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Plans are to renovate some existing sections of Lindbergh High School and build others to connect some of the current buildings. At left is a preliminary rendering of construction.

If voters approve, a renovated and reconstructed Lindbergh High School will look much different than it does today, and potential school shooters will have a much harder time getting into Lindbergh Schools buildings than they would now.

The changes would come with passage of the $105 million Proposition S (for schools and safety) bond issue. The Lindbergh Schools Board of Education unanimously voted on Jan. 16 to put the measure on the April 2 ballot.

Passage of Prop S would not bring an increase in the property tax rate. Instead, existing bond payments that were set to run out in 2035 would be stretched out to 2041. The current debt service rate of .833 per $100 assessed value would not increase.

“It is imperative in today’s world that we provide secure, safe facilities for all of our Lindbergh students and staff,” Superintendent Tony Lake said in a statement. “In addition to providing an outstanding educational experience, our number one priority for every Lindbergh child we serve is to keep them safe while they are in our care.”

Lindbergh officials long have worried that the high school is outdated and weak on security.

The bond issue also would provide money to build more secure entrances for visitors at both middle schools and Crestwood, Long and Kennerly elementary schools. Under that system, there would be two sets of locked doors. Visitors would push a buzzer, state their purpose and be allowed into an enclosed area with a camera. Then they would go through the office, where they would show their driver’s license, sign in and receive a pass.

The Concord, Dressel and Sappington elementary schools and both early childhood buildings already have secure entrances.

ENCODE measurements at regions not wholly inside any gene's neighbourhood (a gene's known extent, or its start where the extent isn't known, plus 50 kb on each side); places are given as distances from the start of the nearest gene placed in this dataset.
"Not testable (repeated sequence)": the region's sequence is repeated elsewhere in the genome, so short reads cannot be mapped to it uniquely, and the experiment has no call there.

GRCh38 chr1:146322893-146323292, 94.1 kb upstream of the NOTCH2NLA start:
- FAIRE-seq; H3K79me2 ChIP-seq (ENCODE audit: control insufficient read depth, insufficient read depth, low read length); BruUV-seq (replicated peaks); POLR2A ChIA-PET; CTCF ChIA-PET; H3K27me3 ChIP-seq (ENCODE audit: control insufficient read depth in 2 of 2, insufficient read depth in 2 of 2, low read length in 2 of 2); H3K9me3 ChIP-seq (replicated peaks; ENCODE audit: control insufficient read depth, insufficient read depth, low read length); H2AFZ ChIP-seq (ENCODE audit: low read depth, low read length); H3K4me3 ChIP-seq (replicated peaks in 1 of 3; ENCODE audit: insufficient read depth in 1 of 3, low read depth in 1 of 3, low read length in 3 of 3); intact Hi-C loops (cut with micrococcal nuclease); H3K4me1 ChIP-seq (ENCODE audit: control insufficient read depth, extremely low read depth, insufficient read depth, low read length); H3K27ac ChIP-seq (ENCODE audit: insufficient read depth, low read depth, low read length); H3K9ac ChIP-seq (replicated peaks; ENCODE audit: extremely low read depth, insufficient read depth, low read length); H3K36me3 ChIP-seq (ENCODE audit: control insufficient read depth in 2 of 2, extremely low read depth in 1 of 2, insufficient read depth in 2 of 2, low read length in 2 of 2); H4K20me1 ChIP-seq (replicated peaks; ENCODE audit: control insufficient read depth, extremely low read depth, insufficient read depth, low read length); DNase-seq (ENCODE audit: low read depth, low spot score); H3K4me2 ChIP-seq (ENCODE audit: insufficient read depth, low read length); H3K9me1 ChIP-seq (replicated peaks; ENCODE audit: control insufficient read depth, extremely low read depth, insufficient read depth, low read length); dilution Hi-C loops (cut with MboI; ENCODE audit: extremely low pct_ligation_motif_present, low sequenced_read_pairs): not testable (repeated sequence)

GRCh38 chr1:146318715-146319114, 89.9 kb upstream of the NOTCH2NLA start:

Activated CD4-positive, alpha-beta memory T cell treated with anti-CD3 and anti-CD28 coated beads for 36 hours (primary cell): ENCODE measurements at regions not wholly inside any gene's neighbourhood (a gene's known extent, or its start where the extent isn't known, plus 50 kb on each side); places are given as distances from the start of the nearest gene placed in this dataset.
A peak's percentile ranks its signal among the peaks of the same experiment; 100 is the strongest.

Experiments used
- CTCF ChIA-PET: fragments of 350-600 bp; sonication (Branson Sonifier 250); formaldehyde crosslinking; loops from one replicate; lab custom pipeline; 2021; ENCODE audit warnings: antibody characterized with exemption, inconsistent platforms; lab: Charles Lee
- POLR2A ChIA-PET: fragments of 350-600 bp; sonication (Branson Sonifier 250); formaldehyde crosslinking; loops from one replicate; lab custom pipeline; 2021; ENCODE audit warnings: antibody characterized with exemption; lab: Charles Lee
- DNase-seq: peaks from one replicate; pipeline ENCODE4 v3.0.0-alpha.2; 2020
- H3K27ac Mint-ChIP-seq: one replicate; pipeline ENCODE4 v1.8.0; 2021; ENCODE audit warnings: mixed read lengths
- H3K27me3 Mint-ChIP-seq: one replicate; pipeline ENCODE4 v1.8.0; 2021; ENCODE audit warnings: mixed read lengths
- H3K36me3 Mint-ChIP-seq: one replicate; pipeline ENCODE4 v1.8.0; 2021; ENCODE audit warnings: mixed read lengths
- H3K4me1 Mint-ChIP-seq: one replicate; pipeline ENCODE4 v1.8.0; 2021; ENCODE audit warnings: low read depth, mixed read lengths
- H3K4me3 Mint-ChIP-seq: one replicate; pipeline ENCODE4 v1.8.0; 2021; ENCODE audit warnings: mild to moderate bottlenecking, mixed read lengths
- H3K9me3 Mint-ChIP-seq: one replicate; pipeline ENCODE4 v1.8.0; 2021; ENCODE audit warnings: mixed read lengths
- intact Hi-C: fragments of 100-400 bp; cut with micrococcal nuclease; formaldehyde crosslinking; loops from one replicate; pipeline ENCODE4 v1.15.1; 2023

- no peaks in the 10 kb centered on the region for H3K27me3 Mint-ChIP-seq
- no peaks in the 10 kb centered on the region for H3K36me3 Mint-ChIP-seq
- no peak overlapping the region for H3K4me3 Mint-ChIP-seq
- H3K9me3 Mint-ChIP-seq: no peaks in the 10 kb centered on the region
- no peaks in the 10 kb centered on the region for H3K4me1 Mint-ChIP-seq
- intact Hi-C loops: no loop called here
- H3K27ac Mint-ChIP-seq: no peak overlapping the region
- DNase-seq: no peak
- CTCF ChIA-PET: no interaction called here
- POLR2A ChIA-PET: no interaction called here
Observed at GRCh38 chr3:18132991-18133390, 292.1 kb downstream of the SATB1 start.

Designed as an “open campus,” the high school has more than 60 doors leading outside. Students walk in the same area as vehicles moving around.

Preliminary conceptual drawings show an open campus in a basically L-shaped design on the outside. The capacity would be 2,600 students, about 300 more than the number of students now.

Plans are to renovate some existing sections and build others to connect some of the current buildings. Sections that are in the worst shape would be destroyed. The oldest part of the high school is nearly 70 years old. Systems like plumbing, heating and air conditioning all must be replaced.

Plans also call for moving three maintenance and landscape shops off the high school campus.

A survey taken of about 1,600 district residents shows they might favor such a bond issue. That survey, by MGT Consulting, showed that 91 percent would support such a plan and that 86 percent thought the community would support it.

“In addition to providing a flexible, future-ready space that will serve generations of high school students in our community, Prop S also will ensure that Lindbergh facilities are meeting best practices for safety standards to keep our children safe,” Board President Karen Schuster said. “All of these things make the Lindbergh district an attractive location for families, which keeps home values strong and strengthens our community as a whole.”